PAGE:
The natural world is predominantly cyclical. Carbon, phosphorus, nitrogen, oxygen and water circulate throughout the biosphere. Every ecology text makes reference to these cycles describing and diagramming them in early chapters. Because of them, there is virtually no waste in nature which doesn’t sustain other living systems, save for toxic technological offal of linear manmade origins. The environment can absorb some of that waste, transforming it into less harmful substances, but just as the planet has limited capacity to produce renewable resources, acceptance of linear-derived waste is constrained, practically null when it’s highly toxic. All natural processes, directly or indirectly, benefit some trophic level’s constituents with food, organic matter and energy transfer within ecosystems. Otherwise, 3.6 billion years of biological evolution would have long ago exhausted global resources. Linear systems, on the other hand, are takers and despoilers, notrecyclers, which by disassembling life’s building blocks make them reusable for others.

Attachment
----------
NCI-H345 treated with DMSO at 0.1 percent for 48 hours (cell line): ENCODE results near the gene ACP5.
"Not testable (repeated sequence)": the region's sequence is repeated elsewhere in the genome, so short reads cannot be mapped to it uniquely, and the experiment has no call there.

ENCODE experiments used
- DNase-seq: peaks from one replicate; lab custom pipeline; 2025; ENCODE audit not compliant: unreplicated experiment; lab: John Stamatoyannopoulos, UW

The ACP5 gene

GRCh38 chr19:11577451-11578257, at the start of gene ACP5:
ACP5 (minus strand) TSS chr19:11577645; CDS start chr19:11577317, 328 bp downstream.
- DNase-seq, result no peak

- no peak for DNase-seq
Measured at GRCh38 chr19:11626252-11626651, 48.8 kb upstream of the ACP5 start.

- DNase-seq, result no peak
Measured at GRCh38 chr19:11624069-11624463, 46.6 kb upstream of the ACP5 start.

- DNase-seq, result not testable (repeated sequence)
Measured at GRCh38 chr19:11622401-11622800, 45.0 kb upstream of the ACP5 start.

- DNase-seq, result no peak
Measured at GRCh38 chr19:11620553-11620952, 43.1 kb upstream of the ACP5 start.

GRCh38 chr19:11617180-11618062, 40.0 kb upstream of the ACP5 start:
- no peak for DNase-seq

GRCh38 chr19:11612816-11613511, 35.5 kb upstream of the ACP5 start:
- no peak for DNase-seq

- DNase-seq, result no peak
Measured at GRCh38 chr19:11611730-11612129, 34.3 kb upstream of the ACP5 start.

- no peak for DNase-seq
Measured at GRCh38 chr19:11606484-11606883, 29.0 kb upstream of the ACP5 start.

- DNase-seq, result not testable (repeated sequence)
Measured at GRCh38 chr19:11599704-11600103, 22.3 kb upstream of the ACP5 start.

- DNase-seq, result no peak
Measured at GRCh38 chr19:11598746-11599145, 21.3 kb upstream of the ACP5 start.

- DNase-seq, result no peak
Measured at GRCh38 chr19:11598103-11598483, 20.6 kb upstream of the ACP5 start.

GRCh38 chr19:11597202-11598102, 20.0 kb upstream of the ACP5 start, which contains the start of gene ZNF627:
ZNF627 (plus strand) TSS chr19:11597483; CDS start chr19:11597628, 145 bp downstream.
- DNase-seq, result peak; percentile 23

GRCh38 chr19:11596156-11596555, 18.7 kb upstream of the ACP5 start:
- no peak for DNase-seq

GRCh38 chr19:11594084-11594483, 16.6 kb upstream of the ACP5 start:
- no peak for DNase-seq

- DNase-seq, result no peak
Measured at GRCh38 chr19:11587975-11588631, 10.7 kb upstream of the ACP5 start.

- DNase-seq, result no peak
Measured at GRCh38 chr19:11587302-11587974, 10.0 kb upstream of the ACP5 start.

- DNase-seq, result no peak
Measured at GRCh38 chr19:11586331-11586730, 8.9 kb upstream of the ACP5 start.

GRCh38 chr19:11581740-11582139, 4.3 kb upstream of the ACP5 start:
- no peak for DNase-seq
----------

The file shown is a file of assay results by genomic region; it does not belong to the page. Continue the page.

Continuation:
Unfortunately, timeworn paths of consumer-driven economies, certainly since the industrial revolution but especially the last 100 years, have been linear and, in unprecedented scale, destructive and unquenchable. Eight billion people are breeding exponentially, and meeting their needs and superfluous wants (the latter often induced by Madison Avenue) is stripping the Earth’s biotic capacity to sustain life. Current estimates suggest we’re using the planet’s resources almost 2 times faster than ecosystems can regenerate and replenish them. In terms of ecological footprints, the global bio-capacity is about 1.7 hectares of arable land per person, a hectare equaling 2.47 acres. The average person in France used about 4.7 hectares in 2014. Extrapolating from those analyses, France reached its Earth Overshoot Day – the date when humanity’s demands on nature exceed what Earth can regenerate in a year – around May 5th. In the U.S., our 2014 Earth Overshoot Day was March 15th, and we’ve been overdrawing that account earlier and earlier ever since, wasting 40% of our food in the process. In fact, the top quintile or so of humans in industrialized nations currently metabolize over 80% of the world’s resources. That gluttony for resources, worsened by inefficient uses of food, water and energy, leaves the other four fifths of humanity (6.4 billion people), not to mention Earth’s nonhuman animals, plants and other organisms competing for 20% of the leftovers.